Then the image indicated the man should draw close to the mirror. He did, and so did the image. The image took deep breath (copied by the man) and then indicated the man should close his eyes, so he did.
There was a rushing of wind in his ears. He felt his heart flutter, and his breath flew from him. He felt a heat fire within him. Perspiration tripped on his brow. He felt clammy, and goose bumps spread on his arms. He became anxious, and his breath came in fits, and his limbs felt heavy.
He heard a banging on the glass. When he opened his eyes he saw the image standing in the mirror, its arms outstretched like a magician at the grand reveal. It had a full head of hair, smooth shaven cheeks, a rugged jawline. The image flexed his arms and produced a ball of solid muscle.
The man felt his hair. It was gone again, and whiskers spiked his hand as he rubbed his cheeks. He knew what he would feel when he touched his arms and belly. He glared at the image.
The image shrugged, as if to say, “What can you expect?” Then it threw its head back and cackled silently. It then turned back to the man, shot him with grinning finger guns, and waved goodbye. Then it turned and slowly away from the mirror. The man watched the image become smaller and smaller until it vanished, a man disappearing on the horizon, like tears dissolving on glass.
The man leaned on the basin, his head slumped between his shoulders. I must have been dreaming, he thought, I’m such a loser.
But then he sensed something was wrong. The cupboard door hinge is on the wrong side, he thought. The soap is on the opposite side of the basin. Hot and cold are reversed. I had my shaving cream on the left, and now it’s on the right. He looked closer. His razor had also swapped sides, as had the portion of bathroom window visible within the mirror. That scar on his right shoulder was now on his left. He reached for the soap with his left hand, even though he was right handed. This is not my bathroom, he thought.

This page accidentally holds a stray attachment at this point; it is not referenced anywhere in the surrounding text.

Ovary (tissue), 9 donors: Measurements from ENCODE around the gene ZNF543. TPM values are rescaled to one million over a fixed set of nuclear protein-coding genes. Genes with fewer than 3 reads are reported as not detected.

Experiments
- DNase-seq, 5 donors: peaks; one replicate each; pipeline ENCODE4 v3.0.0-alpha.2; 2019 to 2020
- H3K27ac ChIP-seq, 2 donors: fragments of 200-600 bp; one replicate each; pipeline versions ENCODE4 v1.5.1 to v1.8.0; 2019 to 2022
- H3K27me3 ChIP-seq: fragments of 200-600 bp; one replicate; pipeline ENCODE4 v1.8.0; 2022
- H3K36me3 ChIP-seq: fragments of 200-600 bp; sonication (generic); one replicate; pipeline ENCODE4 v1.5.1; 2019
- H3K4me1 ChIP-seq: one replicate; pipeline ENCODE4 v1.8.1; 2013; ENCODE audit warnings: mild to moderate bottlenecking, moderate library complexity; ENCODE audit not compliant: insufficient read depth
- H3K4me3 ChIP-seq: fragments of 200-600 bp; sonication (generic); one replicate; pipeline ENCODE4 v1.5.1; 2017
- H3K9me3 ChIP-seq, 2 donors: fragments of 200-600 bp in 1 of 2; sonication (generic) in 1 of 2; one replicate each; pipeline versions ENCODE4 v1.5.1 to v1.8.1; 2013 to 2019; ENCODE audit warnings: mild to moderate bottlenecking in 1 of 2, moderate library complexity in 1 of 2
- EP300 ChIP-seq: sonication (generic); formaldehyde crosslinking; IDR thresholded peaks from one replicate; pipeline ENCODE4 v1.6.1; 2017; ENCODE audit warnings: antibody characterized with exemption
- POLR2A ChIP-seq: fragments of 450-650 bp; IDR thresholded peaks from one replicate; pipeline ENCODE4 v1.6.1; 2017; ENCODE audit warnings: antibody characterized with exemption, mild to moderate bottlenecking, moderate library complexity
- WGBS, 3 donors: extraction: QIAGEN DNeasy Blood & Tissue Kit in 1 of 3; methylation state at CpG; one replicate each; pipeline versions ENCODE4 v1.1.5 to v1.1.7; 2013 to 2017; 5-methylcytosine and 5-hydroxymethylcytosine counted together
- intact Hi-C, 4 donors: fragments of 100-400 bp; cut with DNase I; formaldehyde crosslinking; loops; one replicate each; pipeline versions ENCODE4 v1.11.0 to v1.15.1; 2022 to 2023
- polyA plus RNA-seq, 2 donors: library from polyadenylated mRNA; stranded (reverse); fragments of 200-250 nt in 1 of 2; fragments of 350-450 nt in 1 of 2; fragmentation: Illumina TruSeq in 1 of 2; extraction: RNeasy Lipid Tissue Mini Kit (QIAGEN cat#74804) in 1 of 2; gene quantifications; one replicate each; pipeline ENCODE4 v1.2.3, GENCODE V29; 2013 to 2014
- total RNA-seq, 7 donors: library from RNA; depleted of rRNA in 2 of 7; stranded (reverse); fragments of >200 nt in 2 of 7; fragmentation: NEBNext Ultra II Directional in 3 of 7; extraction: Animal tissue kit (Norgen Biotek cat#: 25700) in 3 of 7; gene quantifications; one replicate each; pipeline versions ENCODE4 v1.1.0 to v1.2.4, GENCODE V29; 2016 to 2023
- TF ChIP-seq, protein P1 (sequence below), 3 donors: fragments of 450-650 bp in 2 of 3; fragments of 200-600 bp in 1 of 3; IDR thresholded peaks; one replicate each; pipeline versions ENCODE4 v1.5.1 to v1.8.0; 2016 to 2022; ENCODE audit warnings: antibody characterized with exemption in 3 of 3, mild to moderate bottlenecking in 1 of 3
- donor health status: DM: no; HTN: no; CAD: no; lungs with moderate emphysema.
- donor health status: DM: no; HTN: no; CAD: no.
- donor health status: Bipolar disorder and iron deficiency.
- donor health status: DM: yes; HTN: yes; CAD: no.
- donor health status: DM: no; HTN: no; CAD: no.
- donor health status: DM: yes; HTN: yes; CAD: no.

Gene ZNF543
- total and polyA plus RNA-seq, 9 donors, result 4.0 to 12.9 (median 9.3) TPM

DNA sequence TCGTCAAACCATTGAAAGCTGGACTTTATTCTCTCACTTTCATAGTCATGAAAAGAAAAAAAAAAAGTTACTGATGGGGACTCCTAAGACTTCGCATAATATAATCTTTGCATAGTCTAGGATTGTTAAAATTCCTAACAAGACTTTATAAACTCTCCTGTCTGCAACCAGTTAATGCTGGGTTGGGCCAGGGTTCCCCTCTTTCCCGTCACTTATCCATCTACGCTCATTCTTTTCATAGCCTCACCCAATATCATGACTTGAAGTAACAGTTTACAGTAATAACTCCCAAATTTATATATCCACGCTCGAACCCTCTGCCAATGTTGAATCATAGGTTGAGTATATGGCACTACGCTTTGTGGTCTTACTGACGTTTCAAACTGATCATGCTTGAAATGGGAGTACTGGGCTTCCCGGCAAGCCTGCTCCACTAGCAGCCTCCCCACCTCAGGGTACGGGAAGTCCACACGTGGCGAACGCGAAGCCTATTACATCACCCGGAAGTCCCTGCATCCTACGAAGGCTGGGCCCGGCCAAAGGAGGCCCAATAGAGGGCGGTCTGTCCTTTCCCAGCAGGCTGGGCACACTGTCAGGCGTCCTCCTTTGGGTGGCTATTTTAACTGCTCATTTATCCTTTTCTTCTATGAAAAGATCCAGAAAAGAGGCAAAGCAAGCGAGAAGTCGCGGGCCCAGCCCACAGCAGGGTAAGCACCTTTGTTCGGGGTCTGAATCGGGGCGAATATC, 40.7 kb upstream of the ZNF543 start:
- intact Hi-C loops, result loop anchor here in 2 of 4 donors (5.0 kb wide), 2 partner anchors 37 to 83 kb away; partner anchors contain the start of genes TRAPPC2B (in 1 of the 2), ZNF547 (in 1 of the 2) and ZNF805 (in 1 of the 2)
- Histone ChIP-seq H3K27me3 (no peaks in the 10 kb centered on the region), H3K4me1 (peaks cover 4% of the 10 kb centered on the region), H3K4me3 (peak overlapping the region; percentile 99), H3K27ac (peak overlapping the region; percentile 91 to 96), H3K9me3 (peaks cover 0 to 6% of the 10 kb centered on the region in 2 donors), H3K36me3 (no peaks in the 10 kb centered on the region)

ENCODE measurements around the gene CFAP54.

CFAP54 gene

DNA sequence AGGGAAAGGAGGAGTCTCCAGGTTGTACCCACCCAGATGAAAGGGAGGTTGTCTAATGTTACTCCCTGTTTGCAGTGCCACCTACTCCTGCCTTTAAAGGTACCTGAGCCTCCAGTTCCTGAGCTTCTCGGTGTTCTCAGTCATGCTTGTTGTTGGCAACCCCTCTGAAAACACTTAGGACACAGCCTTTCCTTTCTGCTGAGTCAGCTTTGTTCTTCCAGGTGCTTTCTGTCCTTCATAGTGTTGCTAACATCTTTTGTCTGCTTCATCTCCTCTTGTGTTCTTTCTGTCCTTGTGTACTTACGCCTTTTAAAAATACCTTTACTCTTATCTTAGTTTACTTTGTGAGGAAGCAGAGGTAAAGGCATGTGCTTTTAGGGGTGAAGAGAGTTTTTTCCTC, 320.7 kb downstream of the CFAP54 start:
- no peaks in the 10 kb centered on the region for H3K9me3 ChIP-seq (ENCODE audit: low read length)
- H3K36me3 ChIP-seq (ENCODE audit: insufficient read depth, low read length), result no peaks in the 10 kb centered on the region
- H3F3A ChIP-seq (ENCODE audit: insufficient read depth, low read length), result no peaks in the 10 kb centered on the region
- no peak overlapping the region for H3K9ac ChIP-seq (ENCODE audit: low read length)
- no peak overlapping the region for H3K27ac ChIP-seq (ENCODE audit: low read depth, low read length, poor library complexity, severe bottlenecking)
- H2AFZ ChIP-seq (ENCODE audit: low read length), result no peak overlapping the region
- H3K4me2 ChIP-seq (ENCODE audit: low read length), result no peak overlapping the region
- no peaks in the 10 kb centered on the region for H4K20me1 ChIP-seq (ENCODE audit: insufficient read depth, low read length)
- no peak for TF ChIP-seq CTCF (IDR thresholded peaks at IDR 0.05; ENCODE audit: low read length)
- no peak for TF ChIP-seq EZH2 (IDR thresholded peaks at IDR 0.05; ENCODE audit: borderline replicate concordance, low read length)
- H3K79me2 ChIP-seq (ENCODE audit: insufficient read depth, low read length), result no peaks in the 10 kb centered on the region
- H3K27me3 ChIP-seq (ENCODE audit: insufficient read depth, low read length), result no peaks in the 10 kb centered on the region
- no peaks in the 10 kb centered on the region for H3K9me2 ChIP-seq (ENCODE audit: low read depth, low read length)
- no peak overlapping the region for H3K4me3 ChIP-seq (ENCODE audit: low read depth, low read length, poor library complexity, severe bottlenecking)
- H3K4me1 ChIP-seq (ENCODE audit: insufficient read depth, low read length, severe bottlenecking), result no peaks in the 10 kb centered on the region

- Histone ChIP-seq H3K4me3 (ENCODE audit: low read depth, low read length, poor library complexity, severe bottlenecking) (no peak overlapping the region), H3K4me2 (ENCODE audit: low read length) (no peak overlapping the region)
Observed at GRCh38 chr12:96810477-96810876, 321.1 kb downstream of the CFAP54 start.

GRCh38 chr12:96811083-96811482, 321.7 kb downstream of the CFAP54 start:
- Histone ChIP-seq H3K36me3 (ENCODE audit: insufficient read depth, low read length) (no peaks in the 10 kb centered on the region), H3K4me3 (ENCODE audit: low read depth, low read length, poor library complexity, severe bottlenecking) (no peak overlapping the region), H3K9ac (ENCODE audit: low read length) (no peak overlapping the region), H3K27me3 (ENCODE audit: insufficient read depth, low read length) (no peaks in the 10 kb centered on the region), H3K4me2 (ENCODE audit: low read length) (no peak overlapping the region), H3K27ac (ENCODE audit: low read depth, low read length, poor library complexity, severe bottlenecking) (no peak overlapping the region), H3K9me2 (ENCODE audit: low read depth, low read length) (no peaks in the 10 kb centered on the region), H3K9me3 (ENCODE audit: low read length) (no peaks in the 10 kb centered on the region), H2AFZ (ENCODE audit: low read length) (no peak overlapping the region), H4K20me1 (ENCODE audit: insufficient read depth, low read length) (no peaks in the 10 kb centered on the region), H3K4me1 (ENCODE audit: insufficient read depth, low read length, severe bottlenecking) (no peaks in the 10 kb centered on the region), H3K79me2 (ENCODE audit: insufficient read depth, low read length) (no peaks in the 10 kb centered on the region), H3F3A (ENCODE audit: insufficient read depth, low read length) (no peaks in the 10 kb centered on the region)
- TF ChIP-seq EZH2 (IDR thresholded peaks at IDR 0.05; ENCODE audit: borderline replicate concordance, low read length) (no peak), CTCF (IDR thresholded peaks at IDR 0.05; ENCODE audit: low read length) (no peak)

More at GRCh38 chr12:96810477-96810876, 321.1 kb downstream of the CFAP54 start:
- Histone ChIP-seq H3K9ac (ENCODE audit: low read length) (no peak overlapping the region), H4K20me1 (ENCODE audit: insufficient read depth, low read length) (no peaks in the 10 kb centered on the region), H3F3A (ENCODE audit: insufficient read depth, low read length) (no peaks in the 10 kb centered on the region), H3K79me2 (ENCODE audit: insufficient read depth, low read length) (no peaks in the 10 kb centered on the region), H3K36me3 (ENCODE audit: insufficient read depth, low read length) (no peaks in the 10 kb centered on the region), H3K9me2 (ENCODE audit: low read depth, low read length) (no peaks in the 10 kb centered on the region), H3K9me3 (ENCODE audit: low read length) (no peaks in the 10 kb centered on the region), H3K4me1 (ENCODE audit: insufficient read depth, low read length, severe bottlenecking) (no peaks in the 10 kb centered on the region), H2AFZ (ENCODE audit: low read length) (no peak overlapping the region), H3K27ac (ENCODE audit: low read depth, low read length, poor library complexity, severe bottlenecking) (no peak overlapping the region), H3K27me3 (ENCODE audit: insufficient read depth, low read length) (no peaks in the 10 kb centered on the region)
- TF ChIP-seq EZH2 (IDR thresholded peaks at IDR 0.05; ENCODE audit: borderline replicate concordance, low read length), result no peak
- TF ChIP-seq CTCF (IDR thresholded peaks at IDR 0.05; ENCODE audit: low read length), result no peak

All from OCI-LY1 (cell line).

He banged the mirror. In it, his image – his exact image with unshaven sagging cheeks and sparse hair – banged back. He flung his face close to it and met his likeness eyeball to eyeball in the glass. They both stepped back. They both slapped the basin.
“What have you done?” he said. His image mouthed the same in a voiceless echo. “Where am I?”
A woman’s voice called,
“Are you alright, Darling?”
He opened the bathroom door which should have been on his left. An older woman stood before him in a flowing robe. She had elegant dark hair that was beginning to grey, but her features were crisp with life and love. In her youth she would have been stunning, now in her maturity she was grand and magnificent.
“Do you need something?” she said.
“I … I’m fine, said the man, as he struggled to take it all in. ‘I just … bumped the mirror a bit when I tried to wipe off a bit of shaving cream.’
‘Well you be careful, Darling. You know what happened when the cabinet maker dropped it when we had the bathroom redone last year.’
The man smiled. ‘True. That was unfortunate.’
“Okay,” said his wife. “Don’t be too long. The kids will be here soon with the grandchildren. We want our Captain well-groomed for the launch of his birthday boat.” She kissed him lightly on the cheek, and then ran her hand down it tenderly, staring into his eyes. “Lovely old grandad, my lovely husband,” she said, and then added, “And don’t forget sunscreen, we want you to maintain your no sun cancer record.”